Classification of injurious fall severity in hospitalized adults

Zoe Burns, Srijesa Khasnabish, Ann C. Hurley, Mary Ellen Lindros, Diane L. Carroll, Susan Kurian, Lois Alfieri, Virginia Ryan, Jason Adelman, Michael Bogaisky, Lesley Adkison, Shao Ping Yu, Maureen Scanlan, Lisa Herlihy, Emily Jackson, Stuart R. Lipsitz, Taylor Christiansen, David W. Bates, Patricia C. Dykes

Research output: Contribution to journalArticlepeer-review

4 Scopus citations

Abstract

Background: Many hospital systems in the United States report injurious inpatient falls using the National Database of Nursing Quality Indicators categories: None, Minor, Moderate, Major, and Death. The Major category is imprecise, including injuries ranging from a wrist fracture to potentially fatal subdural hematoma. The purpose of this project was to refine the Major injury classification to derive a valid and reliable categorization of the types and severities of Major inpatient fall-related injuries. Methods: Based on published literature and ranking of injurious fall incident reports (n = 85) from a large Academic Medical Center, we divided the National Database of Nursing Quality Indicators Major category into three subcategories: Major A—injuries that caused temporary functional impairment (eg, wrist fracture), major facial injury without internal injury (eg, nasal bone fracture), or disruption of a surgical wound; Major B—injuries that caused long-term functional impairment or had the potential risk of increased mortality (eg, multiple rib fractures); and Major C—injuries that had a well-established risk of mortality (eg, hip fracture). Based on the literature and expert opinion, our research team reached consensus on an administration manual to promote accurate classification of Major injuries into one of the three subcategories. Results: The team tested and validated each of the categories which resulted in excellent interrater reliability (kappa = .96). Of the Major injuries, the distribution of Major A, B, and C was 40.3%, 16.1%, and 43.6%, respectively. Conclusions: These subcategories enhance the National Database of Nursing Quality Indicators categorization. Using the administration manual, trained personnel can classify injurious fall severity with excellent reliability.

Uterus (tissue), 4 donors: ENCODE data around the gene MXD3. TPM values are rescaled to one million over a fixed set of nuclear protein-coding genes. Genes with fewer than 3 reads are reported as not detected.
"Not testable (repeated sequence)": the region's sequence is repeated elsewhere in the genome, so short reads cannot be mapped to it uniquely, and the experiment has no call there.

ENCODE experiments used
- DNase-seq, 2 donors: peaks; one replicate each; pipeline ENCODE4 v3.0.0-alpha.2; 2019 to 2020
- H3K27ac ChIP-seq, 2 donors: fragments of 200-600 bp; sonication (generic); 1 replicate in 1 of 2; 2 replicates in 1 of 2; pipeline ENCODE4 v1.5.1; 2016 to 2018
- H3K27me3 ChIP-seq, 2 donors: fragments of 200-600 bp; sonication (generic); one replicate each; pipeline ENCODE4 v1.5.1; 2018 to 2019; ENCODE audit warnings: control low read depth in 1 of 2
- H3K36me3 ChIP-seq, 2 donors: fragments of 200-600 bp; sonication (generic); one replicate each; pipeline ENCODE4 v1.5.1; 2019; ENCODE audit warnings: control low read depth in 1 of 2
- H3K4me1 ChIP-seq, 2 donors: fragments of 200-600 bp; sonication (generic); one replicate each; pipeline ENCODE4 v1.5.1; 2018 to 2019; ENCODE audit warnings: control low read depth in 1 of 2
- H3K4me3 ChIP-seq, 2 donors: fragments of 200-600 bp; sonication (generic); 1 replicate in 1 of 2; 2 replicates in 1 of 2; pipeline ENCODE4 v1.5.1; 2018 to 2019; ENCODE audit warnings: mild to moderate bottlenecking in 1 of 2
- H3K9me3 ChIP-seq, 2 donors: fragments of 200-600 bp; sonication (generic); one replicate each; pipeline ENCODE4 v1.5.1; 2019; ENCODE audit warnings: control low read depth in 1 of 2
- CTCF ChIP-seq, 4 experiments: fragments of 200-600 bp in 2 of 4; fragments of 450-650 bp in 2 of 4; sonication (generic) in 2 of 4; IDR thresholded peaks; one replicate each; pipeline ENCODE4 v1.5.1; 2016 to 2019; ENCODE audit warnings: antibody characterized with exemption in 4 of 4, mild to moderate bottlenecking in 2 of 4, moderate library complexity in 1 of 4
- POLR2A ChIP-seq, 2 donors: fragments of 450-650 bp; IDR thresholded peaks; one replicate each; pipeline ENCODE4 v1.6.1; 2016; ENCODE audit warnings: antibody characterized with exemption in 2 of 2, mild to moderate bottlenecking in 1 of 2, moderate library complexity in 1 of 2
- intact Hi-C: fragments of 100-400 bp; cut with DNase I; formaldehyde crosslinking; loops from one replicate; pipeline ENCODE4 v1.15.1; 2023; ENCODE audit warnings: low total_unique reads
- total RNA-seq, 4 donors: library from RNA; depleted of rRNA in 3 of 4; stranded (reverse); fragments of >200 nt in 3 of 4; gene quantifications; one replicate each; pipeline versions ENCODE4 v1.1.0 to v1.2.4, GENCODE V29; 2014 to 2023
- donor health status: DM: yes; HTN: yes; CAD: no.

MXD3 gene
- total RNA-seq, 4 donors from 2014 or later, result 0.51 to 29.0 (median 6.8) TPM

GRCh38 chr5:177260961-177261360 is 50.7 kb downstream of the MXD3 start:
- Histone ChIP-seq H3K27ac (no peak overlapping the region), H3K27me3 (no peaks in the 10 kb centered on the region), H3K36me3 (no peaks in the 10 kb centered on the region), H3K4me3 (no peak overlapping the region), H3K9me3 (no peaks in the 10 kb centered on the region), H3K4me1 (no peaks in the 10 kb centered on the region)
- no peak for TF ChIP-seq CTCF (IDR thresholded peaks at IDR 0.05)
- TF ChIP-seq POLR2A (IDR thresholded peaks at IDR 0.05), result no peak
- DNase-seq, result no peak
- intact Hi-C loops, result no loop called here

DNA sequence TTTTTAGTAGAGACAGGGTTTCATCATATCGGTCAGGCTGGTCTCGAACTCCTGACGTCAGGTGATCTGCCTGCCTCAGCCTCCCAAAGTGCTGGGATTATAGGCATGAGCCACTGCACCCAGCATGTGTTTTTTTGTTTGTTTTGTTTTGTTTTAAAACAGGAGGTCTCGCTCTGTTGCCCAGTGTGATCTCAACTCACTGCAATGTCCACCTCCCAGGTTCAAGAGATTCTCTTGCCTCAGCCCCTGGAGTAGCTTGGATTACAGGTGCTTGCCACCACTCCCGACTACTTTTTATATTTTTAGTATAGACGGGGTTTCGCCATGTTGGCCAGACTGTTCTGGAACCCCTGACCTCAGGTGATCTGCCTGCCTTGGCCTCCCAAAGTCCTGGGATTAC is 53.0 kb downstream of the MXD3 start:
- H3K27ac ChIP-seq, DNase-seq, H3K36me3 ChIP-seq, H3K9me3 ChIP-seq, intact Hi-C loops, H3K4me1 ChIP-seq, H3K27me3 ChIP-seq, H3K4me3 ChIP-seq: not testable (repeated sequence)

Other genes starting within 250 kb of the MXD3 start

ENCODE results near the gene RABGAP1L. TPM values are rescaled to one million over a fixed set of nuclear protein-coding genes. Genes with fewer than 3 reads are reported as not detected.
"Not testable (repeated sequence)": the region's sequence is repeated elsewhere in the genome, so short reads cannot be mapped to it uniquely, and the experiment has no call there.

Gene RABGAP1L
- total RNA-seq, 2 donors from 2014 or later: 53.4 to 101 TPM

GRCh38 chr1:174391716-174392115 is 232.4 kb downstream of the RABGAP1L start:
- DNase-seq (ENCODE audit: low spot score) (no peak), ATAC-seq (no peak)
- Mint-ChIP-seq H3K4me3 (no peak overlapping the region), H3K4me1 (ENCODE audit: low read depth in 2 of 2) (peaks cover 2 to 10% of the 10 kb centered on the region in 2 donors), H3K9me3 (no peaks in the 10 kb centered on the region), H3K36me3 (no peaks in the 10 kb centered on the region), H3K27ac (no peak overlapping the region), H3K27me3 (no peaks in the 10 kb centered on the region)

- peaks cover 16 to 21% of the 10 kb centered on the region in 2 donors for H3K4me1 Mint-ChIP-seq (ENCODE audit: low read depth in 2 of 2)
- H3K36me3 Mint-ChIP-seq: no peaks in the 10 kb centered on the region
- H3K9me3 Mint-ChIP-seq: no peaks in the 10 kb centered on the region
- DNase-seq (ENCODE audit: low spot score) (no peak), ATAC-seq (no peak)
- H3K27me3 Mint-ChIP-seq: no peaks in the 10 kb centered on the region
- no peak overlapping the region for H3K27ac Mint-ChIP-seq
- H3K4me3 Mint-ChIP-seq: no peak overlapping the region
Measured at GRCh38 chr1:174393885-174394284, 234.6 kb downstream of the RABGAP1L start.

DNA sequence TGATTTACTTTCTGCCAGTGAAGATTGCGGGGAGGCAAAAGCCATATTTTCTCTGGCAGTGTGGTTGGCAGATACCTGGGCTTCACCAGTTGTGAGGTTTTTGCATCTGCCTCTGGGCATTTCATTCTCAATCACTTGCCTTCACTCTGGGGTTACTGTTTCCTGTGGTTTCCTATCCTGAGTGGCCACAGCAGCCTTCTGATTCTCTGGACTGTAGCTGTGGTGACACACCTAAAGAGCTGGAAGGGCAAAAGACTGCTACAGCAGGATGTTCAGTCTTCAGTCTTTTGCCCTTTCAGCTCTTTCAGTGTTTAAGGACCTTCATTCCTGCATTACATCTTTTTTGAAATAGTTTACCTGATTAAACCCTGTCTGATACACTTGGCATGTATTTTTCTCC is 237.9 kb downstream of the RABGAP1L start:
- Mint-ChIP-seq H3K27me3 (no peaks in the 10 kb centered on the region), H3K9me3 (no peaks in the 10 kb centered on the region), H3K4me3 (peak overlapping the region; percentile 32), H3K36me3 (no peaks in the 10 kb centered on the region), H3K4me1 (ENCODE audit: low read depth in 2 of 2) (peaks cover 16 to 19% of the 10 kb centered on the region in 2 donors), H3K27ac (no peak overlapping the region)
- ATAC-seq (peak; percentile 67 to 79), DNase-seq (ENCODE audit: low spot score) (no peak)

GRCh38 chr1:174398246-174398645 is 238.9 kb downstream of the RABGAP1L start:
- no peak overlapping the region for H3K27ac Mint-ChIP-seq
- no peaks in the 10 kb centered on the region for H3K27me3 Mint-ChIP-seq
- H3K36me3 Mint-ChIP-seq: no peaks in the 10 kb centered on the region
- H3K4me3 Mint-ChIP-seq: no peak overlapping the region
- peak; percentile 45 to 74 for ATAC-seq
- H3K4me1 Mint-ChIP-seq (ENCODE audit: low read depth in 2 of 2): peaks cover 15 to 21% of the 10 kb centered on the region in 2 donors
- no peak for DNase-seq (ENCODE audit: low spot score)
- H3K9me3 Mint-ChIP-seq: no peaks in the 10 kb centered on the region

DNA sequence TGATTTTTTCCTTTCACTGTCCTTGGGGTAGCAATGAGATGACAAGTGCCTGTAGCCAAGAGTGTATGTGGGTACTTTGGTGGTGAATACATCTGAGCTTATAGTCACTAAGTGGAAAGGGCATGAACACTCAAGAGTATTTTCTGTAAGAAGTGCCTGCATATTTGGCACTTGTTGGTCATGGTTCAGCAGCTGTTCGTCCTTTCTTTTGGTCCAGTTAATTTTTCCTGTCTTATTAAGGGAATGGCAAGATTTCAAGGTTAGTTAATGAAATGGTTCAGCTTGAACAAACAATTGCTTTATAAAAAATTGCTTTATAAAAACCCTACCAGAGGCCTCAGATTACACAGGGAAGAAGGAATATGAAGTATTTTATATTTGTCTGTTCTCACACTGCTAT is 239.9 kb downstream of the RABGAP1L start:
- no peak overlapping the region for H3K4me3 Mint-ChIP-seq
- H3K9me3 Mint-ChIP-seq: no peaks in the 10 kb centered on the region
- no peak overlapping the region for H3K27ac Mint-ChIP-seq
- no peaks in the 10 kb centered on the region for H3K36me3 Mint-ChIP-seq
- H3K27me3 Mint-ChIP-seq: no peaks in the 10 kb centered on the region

Original languageEnglish (US)
Pages (from-to)E138-E144
JournalJournals of Gerontology - Series A Biological Sciences and Medical Sciences
Volume75
Issue number10
DOIs
StatePublished - Oct 1 2020

Keywords

  • Hospital related
  • Morbidity
  • NDNQI
  • Physical function
  • Quality of care

ASJC Scopus subject areas

  • Aging
  • Geriatrics and Gerontology

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